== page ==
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1. Acute bacterial sialadenitis

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Figure 31-1

Acute bacterial sialadenitis.

CT shows marked enlargement of the left parotid gland (arrow). There is abnormal increased attenuation, such that the inflamed parotid gland is nearly isoattenuating to the adjacent masseter muscle.

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2. Acute bacterial sialadenitis

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Figure 31-2

Acute bacterial sialadenitis.

The right parotid gland is enlarged on this contrast-enhanced CT of a 4-year-old child with a 2-day history of right cheek swelling, pain, and fever. There is prominent contrast enhancement. Scattered microabscesses appear as hypoattenuating foci. There are slightly enlarged lymph nodes dorsal to the infected parotid gland.

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3. Recurrent parotitis

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Figure 31-3

Recurrent parotitis.

Sialography of a 5-year-old child with recurrent episodes of parotid gland swelling and pain shows multiple small contrast filled cavities within the gland, that is, sialectasis. The ducts are normal in caliber.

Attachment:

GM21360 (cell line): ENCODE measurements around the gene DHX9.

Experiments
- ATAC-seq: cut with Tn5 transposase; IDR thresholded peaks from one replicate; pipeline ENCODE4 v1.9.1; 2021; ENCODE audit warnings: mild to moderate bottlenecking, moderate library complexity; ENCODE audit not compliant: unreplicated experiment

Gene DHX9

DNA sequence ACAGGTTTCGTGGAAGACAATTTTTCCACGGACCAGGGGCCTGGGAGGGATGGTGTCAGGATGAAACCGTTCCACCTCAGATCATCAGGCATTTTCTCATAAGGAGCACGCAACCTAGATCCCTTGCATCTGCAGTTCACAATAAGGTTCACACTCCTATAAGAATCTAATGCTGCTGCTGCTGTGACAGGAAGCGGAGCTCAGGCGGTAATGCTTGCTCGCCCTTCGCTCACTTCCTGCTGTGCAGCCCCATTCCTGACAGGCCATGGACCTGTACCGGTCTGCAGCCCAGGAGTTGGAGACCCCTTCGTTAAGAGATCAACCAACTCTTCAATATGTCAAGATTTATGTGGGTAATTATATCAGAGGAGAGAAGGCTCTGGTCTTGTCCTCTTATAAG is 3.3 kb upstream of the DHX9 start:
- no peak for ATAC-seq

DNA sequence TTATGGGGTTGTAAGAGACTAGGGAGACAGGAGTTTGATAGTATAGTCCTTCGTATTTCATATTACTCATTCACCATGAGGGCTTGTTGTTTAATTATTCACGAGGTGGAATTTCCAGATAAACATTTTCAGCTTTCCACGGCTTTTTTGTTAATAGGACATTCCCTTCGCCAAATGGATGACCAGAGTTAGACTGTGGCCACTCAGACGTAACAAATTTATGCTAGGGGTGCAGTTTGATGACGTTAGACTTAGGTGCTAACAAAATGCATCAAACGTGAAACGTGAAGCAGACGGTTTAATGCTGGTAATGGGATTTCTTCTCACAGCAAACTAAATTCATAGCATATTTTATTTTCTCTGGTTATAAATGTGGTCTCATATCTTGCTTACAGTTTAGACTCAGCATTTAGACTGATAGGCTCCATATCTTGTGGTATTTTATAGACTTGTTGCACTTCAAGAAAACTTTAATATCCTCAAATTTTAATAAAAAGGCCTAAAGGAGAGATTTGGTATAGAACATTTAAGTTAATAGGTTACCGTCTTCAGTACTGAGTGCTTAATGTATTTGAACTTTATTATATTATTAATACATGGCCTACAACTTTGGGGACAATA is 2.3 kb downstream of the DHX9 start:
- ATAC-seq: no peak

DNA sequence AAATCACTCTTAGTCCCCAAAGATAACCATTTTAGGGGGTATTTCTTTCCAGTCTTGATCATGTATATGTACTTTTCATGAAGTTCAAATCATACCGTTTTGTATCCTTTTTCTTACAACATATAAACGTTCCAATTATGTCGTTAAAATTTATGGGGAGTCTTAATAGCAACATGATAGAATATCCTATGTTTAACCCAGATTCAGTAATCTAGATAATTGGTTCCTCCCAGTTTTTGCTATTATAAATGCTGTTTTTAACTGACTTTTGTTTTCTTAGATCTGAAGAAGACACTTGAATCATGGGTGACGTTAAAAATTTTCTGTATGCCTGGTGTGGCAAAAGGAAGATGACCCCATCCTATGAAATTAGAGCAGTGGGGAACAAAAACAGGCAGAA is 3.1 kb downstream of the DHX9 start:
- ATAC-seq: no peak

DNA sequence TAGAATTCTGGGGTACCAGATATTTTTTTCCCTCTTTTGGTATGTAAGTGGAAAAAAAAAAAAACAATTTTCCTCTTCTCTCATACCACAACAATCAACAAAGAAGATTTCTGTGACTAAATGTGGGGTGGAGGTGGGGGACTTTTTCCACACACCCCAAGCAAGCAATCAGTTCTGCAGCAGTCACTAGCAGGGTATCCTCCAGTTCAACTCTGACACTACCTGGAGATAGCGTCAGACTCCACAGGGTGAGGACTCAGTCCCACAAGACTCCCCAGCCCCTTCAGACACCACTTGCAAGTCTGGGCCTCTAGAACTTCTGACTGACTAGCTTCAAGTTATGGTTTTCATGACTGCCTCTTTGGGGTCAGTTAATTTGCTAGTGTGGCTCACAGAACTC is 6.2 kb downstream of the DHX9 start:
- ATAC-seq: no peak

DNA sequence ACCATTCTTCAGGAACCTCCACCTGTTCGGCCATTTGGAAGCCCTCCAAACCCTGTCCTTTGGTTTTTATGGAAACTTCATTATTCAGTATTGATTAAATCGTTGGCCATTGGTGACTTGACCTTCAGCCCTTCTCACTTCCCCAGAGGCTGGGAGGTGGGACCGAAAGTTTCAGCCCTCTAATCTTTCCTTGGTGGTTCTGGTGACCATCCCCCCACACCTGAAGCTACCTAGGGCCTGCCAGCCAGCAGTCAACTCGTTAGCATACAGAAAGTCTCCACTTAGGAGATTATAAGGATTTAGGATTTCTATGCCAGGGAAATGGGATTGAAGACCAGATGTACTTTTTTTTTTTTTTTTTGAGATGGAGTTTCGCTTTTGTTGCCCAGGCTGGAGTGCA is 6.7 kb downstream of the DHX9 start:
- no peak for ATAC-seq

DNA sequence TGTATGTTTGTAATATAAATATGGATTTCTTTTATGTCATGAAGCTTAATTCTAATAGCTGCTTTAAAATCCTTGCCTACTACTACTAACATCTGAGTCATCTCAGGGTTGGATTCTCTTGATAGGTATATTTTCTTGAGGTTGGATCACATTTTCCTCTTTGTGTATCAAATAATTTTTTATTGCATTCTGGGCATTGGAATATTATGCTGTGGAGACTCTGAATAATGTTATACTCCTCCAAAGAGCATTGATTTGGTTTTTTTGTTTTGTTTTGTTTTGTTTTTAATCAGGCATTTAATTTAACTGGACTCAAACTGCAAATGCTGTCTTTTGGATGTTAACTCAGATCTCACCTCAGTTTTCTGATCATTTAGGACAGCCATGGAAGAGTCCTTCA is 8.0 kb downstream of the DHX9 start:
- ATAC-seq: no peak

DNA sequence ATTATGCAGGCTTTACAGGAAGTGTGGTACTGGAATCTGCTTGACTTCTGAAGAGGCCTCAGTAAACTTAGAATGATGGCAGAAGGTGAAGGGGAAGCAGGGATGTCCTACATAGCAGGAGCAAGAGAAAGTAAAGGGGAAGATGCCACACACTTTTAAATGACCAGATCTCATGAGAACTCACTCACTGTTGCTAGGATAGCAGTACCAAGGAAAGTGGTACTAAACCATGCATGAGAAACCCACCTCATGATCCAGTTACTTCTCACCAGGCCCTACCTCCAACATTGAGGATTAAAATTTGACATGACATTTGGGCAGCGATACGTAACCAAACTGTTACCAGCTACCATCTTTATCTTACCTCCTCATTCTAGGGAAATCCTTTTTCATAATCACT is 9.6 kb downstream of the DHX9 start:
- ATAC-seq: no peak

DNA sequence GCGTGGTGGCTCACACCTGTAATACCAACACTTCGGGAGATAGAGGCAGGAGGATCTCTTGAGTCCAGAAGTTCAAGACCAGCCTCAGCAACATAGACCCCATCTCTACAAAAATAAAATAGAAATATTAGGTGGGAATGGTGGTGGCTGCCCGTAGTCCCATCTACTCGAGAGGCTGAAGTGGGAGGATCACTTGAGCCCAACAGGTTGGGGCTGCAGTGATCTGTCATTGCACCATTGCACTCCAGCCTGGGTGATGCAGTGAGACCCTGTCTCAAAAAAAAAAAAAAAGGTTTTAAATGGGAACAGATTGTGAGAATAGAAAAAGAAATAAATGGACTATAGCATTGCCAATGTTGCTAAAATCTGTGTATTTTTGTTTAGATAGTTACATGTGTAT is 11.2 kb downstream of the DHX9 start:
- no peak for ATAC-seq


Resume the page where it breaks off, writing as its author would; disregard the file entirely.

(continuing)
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4. Recurrent parotitis of childhood

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Figure 31-4

Recurrent parotitis of childhood.

Sonography of a 5-year-old child during an episode of acute symptoms shows multiple hypoechoic foci in an enlarged left parotid gland.

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5. Recurrent parotitis

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Figure 31-5

Recurrent parotitis.

Contrast-enhanced CT shows enlargement and prominent, heterogeneous enhancement of the right parotid gland. There is no abscess or ductal dilation.

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6. Sialectasis

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Figure 31-6

Sialectasis.

Parotid gland sialography demonstrates multiple small globular contrast collections within the gland. The peripheral ducts are irregular and thin. The Stensen duct is normal.

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7. Sialolithiasis

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Figure 31-7

Sialolithiasis.

A lateral radiograph of a 10-year-old child demonstrates a small oval submandibular calculus (arrow).

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8. Sialolithiasis

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Figure 31-8

Sialolithiasis.

There is a small round calculus (arrow) in the right submandibular gland of an asymptomatic 15-year-old.

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9. Parotid gland air insufflation

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Figure 31-9

Parotid gland air insufflation.

This is a teenager with a history of episodic nonpainful cheek swelling. There is air in the parotid gland ducts on this contrast-enhanced CT image obtained while the patient closed his lips and blew air into the buccal spaces.

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